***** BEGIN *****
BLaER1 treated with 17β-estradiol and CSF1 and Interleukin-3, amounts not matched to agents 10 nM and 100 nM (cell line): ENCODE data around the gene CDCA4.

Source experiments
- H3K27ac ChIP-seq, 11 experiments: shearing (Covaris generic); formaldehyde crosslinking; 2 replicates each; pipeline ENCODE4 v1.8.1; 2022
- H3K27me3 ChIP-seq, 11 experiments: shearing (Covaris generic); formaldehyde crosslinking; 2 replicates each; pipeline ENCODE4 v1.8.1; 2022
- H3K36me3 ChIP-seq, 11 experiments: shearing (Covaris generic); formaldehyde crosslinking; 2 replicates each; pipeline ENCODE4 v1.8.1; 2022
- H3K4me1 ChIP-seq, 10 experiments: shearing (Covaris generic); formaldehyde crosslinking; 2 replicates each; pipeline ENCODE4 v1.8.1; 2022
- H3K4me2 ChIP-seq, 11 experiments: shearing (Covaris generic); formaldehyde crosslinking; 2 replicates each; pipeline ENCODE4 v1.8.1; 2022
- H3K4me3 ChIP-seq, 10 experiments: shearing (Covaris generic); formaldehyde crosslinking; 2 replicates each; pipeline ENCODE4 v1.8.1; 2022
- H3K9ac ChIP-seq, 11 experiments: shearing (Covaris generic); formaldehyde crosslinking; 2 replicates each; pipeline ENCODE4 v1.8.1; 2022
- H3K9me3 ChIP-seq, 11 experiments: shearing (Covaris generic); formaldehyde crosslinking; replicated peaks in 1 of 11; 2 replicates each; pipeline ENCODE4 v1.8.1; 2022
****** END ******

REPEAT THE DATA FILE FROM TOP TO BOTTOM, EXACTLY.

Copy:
BLaER1 treated with 17β-estradiol and CSF1 and Interleukin-3, amounts not matched to agents 10 nM and 100 nM (cell line): ENCODE data around the gene CDCA4.

Source experiments
- H3K27ac ChIP-seq, 11 experiments: shearing (Covaris generic); formaldehyde crosslinking; 2 replicates each; pipeline ENCODE4 v1.8.1; 2022
- H3K27me3 ChIP-seq, 11 experiments: shearing (Covaris generic); formaldehyde crosslinking; 2 replicates each; pipeline ENCODE4 v1.8.1; 2022
- H3K36me3 ChIP-seq, 11 experiments: shearing (Covaris generic); formaldehyde crosslinking; 2 replicates each; pipeline ENCODE4 v1.8.1; 2022
- H3K4me1 ChIP-seq, 10 experiments: shearing (Covaris generic); formaldehyde crosslinking; 2 replicates each; pipeline ENCODE4 v1.8.1; 2022
- H3K4me2 ChIP-seq, 11 experiments: shearing (Covaris generic); formaldehyde crosslinking; 2 replicates each; pipeline ENCODE4 v1.8.1; 2022
- H3K4me3 ChIP-seq, 10 experiments: shearing (Covaris generic); formaldehyde crosslinking; 2 replicates each; pipeline ENCODE4 v1.8.1; 2022
- H3K9ac ChIP-seq, 11 experiments: shearing (Covaris generic); formaldehyde crosslinking; 2 replicates each; pipeline ENCODE4 v1.8.1; 2022
- H3K9me3 ChIP-seq, 11 experiments: shearing (Covaris generic); formaldehyde crosslinking; replicated peaks in 1 of 11; 2 replicates each; pipeline ENCODE4 v1.8.1; 2022